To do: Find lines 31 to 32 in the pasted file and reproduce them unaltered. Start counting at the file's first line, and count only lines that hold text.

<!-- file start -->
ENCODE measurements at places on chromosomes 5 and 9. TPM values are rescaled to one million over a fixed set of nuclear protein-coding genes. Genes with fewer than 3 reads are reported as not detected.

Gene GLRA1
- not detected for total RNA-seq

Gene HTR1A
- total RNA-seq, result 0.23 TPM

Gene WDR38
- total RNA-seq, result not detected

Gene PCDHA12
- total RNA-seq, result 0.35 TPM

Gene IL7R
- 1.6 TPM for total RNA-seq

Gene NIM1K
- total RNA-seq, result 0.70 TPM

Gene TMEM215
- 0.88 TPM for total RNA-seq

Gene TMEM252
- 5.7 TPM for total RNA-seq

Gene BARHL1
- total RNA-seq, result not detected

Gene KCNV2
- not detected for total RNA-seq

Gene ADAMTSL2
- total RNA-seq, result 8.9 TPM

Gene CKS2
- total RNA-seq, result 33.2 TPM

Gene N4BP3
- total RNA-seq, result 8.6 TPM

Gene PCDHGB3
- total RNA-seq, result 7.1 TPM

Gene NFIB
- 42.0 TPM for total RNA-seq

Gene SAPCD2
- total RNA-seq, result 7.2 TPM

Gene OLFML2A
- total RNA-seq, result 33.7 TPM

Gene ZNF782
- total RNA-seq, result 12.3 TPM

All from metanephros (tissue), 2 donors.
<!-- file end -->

- 42.0 TPM for total RNA-seq

Gene SAPCD2